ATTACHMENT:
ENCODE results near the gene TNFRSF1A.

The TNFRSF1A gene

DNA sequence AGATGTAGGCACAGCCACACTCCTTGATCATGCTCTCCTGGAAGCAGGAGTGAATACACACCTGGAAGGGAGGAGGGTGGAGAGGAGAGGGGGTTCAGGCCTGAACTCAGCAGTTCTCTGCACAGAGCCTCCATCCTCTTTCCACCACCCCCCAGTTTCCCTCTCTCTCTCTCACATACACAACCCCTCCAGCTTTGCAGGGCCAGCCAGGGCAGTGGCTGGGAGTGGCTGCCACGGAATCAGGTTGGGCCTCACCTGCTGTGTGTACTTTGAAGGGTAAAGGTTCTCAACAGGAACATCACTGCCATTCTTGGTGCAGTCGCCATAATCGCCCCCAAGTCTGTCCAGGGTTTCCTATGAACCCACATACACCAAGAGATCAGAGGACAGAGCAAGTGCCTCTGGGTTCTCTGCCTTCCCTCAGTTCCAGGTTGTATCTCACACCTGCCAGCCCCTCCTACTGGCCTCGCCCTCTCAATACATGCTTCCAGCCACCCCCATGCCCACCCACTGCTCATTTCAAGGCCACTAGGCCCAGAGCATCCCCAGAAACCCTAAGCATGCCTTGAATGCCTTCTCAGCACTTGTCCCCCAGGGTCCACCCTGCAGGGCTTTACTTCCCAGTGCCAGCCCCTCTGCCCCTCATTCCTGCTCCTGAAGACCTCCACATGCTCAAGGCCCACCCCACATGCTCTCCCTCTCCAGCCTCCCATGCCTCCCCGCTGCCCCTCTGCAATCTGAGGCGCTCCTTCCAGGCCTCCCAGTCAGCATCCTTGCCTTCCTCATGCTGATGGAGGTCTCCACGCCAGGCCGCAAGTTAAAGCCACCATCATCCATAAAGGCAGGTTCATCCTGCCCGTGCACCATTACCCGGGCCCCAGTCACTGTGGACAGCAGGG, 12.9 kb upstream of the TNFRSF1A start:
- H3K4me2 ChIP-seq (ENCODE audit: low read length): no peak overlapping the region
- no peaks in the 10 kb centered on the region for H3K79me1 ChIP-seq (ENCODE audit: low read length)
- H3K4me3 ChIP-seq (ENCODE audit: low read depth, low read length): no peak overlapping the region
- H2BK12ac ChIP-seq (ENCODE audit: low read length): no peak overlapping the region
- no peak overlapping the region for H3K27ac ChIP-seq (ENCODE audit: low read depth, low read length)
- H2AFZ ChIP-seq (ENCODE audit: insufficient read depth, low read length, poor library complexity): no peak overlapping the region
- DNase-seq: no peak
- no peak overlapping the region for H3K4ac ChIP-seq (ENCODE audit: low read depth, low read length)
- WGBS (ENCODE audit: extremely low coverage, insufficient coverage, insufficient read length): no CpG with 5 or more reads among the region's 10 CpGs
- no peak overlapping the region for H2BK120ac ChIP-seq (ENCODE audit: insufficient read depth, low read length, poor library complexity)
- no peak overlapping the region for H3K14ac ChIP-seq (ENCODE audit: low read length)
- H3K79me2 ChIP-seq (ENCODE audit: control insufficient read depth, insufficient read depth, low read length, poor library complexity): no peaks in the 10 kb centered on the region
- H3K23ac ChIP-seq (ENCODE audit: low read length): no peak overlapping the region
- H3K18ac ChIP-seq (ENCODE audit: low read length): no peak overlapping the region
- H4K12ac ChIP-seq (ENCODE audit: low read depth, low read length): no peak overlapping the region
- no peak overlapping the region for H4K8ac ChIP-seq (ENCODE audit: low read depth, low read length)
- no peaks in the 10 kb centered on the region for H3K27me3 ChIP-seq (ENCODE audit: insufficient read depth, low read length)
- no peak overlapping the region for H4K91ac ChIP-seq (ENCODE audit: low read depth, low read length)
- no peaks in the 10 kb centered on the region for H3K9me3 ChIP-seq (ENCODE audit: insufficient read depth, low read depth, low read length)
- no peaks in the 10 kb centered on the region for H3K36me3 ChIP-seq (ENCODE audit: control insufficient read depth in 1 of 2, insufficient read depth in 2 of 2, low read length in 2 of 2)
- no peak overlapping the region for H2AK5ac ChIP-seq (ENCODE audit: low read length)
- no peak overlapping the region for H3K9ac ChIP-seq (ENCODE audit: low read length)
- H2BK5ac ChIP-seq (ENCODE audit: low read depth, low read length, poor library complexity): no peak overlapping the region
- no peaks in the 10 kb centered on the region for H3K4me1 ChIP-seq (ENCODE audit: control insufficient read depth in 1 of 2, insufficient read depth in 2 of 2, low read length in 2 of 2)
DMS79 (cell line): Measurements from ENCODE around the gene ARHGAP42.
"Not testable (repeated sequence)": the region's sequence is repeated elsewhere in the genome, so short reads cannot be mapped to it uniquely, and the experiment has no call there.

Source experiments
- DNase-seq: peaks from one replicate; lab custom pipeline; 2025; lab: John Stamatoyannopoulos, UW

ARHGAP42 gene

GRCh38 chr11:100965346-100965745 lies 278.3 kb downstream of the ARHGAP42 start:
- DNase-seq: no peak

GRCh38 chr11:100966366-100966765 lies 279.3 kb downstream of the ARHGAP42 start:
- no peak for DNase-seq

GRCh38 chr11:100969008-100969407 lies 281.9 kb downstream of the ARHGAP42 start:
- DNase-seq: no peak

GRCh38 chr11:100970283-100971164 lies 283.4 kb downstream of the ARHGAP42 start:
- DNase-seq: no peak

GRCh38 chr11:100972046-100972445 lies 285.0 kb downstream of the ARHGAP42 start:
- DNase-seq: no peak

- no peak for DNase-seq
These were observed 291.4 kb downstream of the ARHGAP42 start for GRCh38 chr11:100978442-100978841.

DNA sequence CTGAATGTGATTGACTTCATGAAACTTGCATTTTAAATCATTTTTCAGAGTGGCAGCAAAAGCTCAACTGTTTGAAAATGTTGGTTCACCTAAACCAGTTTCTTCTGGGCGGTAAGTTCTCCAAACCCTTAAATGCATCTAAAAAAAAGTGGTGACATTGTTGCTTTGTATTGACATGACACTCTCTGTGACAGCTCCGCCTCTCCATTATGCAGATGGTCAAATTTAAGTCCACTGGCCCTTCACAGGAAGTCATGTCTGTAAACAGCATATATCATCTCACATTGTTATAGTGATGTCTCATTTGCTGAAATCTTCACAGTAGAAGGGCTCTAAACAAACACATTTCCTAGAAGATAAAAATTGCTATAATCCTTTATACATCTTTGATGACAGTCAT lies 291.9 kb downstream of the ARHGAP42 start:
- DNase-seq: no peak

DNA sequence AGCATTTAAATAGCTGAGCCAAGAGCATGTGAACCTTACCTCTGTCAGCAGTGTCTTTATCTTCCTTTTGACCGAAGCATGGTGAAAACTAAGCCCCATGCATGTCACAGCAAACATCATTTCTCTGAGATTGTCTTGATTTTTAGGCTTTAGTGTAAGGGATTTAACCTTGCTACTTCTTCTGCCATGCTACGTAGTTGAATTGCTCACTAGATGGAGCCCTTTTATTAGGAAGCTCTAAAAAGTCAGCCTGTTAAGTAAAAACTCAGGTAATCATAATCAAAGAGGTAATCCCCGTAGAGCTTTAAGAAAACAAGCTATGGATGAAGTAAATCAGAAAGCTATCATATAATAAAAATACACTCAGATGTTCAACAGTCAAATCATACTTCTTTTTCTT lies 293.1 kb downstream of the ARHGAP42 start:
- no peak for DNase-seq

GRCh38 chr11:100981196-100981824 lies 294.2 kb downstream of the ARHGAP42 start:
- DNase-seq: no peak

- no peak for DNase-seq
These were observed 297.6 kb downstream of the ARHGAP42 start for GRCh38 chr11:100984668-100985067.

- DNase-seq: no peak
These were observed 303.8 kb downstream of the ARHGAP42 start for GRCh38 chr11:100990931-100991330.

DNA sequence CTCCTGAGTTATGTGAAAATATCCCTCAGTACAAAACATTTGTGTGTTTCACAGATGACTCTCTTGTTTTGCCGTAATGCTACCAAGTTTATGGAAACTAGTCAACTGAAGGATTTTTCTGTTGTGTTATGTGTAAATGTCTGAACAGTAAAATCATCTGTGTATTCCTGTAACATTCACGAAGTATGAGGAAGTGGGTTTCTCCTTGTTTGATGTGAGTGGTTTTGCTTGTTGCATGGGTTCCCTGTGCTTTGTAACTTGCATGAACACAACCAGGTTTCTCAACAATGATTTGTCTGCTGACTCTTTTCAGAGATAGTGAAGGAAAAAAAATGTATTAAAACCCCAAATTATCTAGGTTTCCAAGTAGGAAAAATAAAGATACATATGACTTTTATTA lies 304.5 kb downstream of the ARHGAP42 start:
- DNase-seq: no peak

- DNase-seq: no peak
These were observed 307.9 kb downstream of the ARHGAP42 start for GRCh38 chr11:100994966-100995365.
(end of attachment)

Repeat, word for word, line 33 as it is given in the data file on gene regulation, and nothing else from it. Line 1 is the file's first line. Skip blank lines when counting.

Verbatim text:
GRCh38 chr11:100965346-100965745 lies 278.3 kb downstream of the ARHGAP42 start: